As weight loss typically involves some bone loss, repeatedly losing and regaining weight also appears to have negative effects on one’s bone health.15 A study following postmenopausal women after modest weight loss and then regain, found that bone mineral density was not fully recovered when weight was regained.15

Therefore, maintaining a stable, healthy weight or slightly higher than normal weight as you age, is your best bet when it comes to protecting your bone health.

Recipes

Looking to add more calcium into your diet? Try these delicious and healthy recipes by Dietitian Georgia Houston from FEEDinc.

Strawberry Ricotta Toast



Ingredients

  • Wholegrain or sourdough bread, sliced and toasted
  • Strawberries, sliced, enough to top toast
  • Ricotta, enough to smother on toast
  • Honey, to drizzle
  • Chopped pistachios, to serve

To make

  1. Spread chilled ricotta over toast.
  2. Top with strawberries.
  3. Drizzle honey over strawberries and top with pistachios. Enjoy immediately


Bircher Muesli



Ingredients

  • 1 + 1/2 cup rolled oats
  • 1 cup milk
  • 1 tbsp pepitas
  • 1 apple grated
  • 1/4 cup freshly squeezed orange juice
  • 1/2 tsp orange rind
  • Raspberries and plain or Greek yoghurt, to serve

To make

  1. Combine oats, milk, pepitas, apple and orange juice in a bowl. Cover and refrigerate overnight.
  2. Stir orange rind through muesli, divide between serving bowls and top with fresh raspberries and a dollop of natural yoghurt.

Serves 2-3 (depending on morning hunger levels).


Banana, Blueberry and Yoghurt Muffins



Ingredients

  • 1 + ¾ cup whole wheat flour
  • 1 tsp baking powder
  • 1/4 tsp sea salt
  • 2 bananas, mashed
  • 1/2 cup Greek yoghurt
  • 1/4 cup milk
  • 1/4 cup honey
  • 2 eggs
  • 1 cup fresh or frozen blueberries

To make

  1. Preheat oven to 160 degrees Celsius.
  2. Combine all dry ingredients into a large mixing bowl.
  3. Combine all wet ingredients into a separate mixing bowl and mix to combine, leaving out the blueberries.
  4. Add wet to dry ingredients and fold together.
  5. Fold in blueberries.
  6. Place batter into muffin cases and cook for 20 minutes or until slightly golden and cooked through

Makes 8-12 depending on muffin tin size.

References

  1. Healthy Bones Australia [Internet]. Broadway NSW: Osteoporosis Australia; [year of publication unknown]. Background; [publication date unknown] [cited 2018 October 18]; about 1 screen. Available from: http://www.healthybonesaustralia.org.au/what/background/
  2. Osteoporosis Australia [Internet]. Broadway NSW: Osteoporosis Australia Medical & Scientific Advisory Committee; 2014. Exercise; [publication date unknown] [updated 2018 September 18; cited 2018 October 19]; [about 5 screens]. Available from: https://www.osteoporosis.org.au/exercise
  3. Healthy Bones Australia [Internet]. Broadway NSW: Osteoporosis Australia; [year of publication unknown]. Exercise; [publication date unknown] [cited 2018 October 18]; about 2 screens. Available from: http://www.healthybonesaustralia.org.au/how/exercise/
  4. Osteoporosis Australia [Internet]. Broadway NSW:Osteoporosis Australia Medical & Scientific Advisory Committee; 2014. Vitamin D; [publication date unknown] [updated 2017 July 14; cited 2018 October 19]; [about 5 screens]. Available from: https://www.osteoporosis.org.au/vitamin-d 
  5. Healthy Bones Australia [Internet]. Broadway NSW: Osteoporosis Australia; [year of publication unknown]. Sunshine; [publication date unknown] [cited 2018 October 18]; about 2 screens. Available from: http://www.healthybonesaustralia.org.au/how/sunshine/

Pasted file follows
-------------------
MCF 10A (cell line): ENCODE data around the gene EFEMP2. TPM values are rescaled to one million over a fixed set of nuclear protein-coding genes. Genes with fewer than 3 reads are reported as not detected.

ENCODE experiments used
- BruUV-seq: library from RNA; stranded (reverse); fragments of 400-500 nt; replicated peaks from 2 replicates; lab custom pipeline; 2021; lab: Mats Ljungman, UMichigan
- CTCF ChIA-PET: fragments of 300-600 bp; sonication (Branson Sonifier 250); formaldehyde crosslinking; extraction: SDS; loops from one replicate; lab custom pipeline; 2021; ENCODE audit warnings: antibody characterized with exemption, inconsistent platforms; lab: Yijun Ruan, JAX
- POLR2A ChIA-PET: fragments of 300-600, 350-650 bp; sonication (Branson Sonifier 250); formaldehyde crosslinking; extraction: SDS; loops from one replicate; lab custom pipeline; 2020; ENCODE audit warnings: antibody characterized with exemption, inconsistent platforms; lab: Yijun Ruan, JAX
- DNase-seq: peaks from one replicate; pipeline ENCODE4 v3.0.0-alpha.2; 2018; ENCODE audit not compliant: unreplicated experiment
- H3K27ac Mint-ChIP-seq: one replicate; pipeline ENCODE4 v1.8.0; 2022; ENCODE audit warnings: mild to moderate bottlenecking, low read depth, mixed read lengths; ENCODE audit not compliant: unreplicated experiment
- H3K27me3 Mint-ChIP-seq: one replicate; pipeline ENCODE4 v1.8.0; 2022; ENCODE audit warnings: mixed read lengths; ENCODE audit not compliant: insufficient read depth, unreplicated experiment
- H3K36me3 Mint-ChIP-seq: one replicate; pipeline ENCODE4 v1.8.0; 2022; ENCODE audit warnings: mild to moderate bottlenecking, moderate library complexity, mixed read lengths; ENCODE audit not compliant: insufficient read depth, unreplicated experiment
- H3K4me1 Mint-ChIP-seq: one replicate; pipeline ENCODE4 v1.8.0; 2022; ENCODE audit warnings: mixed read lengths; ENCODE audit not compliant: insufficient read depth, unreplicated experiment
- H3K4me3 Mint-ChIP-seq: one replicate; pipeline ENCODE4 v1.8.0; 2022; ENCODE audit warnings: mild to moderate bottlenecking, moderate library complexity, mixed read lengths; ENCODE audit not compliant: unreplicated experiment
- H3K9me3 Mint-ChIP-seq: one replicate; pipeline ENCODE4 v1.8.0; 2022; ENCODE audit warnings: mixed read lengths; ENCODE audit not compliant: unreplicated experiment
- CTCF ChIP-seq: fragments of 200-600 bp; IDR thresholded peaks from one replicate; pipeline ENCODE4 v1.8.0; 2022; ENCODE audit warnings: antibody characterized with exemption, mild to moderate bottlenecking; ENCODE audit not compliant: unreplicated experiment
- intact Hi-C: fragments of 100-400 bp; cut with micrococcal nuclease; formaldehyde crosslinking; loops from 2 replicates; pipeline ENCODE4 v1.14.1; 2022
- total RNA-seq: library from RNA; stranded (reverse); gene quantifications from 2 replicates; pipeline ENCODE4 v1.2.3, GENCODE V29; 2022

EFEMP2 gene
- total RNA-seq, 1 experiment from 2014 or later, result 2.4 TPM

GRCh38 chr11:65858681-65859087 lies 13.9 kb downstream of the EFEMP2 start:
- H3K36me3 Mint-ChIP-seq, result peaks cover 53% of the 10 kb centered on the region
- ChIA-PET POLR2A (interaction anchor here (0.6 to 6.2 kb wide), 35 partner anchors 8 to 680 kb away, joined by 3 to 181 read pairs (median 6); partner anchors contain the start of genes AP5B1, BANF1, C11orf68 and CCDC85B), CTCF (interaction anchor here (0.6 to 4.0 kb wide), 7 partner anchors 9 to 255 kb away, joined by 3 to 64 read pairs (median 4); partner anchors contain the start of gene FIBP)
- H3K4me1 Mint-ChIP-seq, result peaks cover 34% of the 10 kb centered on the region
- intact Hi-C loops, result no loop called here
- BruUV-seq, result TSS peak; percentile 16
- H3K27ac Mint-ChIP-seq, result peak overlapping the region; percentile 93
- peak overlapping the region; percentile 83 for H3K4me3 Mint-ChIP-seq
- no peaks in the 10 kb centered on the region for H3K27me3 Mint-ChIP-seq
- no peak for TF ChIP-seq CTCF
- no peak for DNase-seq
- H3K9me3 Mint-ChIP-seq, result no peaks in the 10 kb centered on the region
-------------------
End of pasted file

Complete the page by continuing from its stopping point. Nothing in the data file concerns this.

6. Osteoporosis Australia [Internet]. Broadway NSW: Osteoporosis Australia Medical & Scientific Advisory Committee; 2014. Calcium; [publication date unknown] [updated 2017 July 14; cited 2018 October 19]; [about 5 screens]. Available from: https://www.osteoporosis.org.au/calcium
  7. Australian Dietary Guidelines [Internet]. Canberra, Australia: National Health and Medical Research Council (NHMRC); 2013. [cited 2018 October 18]. Available from: https://nhmrc.gov.au/about-us/publications/australian-dietary-guidelines
  8. Better Health Channel [Internet]. Victoria, Australia: State of Victoria; [year of publication unknown]. Calcium; [publication date unknown] [updated 2013 April; cited 2018 October 18]; [about 7 screens]. Available from: https://www.betterhealth.vic.gov.au/health/HealthyLiving/calcium
  9. Healthy Bones [Internet]. Victoria, Australia: Dairy Australia; [year of publication unknown]. Bone FAQs; [publication date unknown] [cited 2018 October 18]. Available from: http://www.healthybones.com.au/bone-faqs/bone-faqs
  10. Heart Foundation [Internet]. [Location unknown]; [year of publication unknown]. Healthy Dairy Foods; [publication date unknown] [cited 2018 October 18]; about 3 screens]. Available from: https://www.heartfoundation.org.au/healthy-eating/food-and-nutrition/dairy-foods
  11. International Osteoporosis Foundation [Internet]. Nyon, Switzerland: International Osteoporosis Foundation; [publication date unknown]. Smoking is a real danger to your bone health; 2015 May 20 [cited 2018 October 19]; [about 3 screens]. Available from: https://www.iofbonehealth.org/news/smoking-real-danger-your-bone-health
  12. National Institutes of Health. Smoking and Bone Health [Internet]. Bethesda, MD: National Institutes of Health Osteoporosis and Related Bone Diseases National Resource Center; 2016 May [cited 2018 October 18]. Available from: https://www.bones.nih.gov/sites/bones/files/Smoking_and_Bone_5-16.pdf
  13. National Health and Medical Research Council (NHMRC) [Internet]. Canberra, Australia: NHMRC; 2009. Alcohol; [publication date unknown] [cited 2018 October 19]. About 4 screens. Available from: https://nhmrc.gov.au/health-advice/alcohol
  14. Australasian Menopause Society. Osteoporosis [Internet]. [Location unknown]: Australian Menopause Society; 2014 April [cited 2018 October 18]. Available from: https://www.menopause.org.au/images/stories/infosheets/docs/AMS_Osteoporosis.pdf
  15. Villalon KL, Gozansky WS, Van Pelt RE, Wolfe P, Jankowski CM, Schwartz RS, Kohrt WM. A losing battle: weight regain does not restore weight loss-induced bone loss in postmenopausal women. Obesity [Internet]. 2011 Dec 19 [cited 2018 October 19];12:2345-50. DOI: 10.1038/oby.2011.263